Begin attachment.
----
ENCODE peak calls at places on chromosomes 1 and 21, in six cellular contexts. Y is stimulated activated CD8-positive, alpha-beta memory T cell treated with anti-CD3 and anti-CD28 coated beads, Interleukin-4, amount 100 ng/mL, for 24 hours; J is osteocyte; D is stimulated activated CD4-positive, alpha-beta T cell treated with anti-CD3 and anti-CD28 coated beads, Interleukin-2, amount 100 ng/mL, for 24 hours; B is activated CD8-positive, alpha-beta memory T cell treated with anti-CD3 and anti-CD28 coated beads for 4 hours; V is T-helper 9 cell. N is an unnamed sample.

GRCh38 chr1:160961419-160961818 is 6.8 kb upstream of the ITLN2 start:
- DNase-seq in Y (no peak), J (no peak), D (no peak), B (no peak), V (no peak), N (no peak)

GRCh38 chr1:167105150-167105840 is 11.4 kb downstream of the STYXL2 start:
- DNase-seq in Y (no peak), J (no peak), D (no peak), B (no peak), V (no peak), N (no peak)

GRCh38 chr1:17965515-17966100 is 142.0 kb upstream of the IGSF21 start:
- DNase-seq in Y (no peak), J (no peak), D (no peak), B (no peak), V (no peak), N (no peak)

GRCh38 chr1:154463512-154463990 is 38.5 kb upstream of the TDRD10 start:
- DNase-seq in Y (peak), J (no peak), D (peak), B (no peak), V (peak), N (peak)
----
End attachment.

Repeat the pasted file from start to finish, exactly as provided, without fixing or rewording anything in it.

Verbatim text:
ENCODE peak calls at places on chromosomes 1 and 21, in six cellular contexts. Y is stimulated activated CD8-positive, alpha-beta memory T cell treated with anti-CD3 and anti-CD28 coated beads, Interleukin-4, amount 100 ng/mL, for 24 hours; J is osteocyte; D is stimulated activated CD4-positive, alpha-beta T cell treated with anti-CD3 and anti-CD28 coated beads, Interleukin-2, amount 100 ng/mL, for 24 hours; B is activated CD8-positive, alpha-beta memory T cell treated with anti-CD3 and anti-CD28 coated beads for 4 hours; V is T-helper 9 cell. N is an unnamed sample.

GRCh38 chr1:160961419-160961818 is 6.8 kb upstream of the ITLN2 start:
- DNase-seq in Y (no peak), J (no peak), D (no peak), B (no peak), V (no peak), N (no peak)

GRCh38 chr1:167105150-167105840 is 11.4 kb downstream of the STYXL2 start:
- DNase-seq in Y (no peak), J (no peak), D (no peak), B (no peak), V (no peak), N (no peak)

GRCh38 chr1:17965515-17966100 is 142.0 kb upstream of the IGSF21 start:
- DNase-seq in Y (no peak), J (no peak), D (no peak), B (no peak), V (no peak), N (no peak)

GRCh38 chr1:154463512-154463990 is 38.5 kb upstream of the TDRD10 start:
- DNase-seq in Y (peak), J (no peak), D (peak), B (no peak), V (peak), N (peak)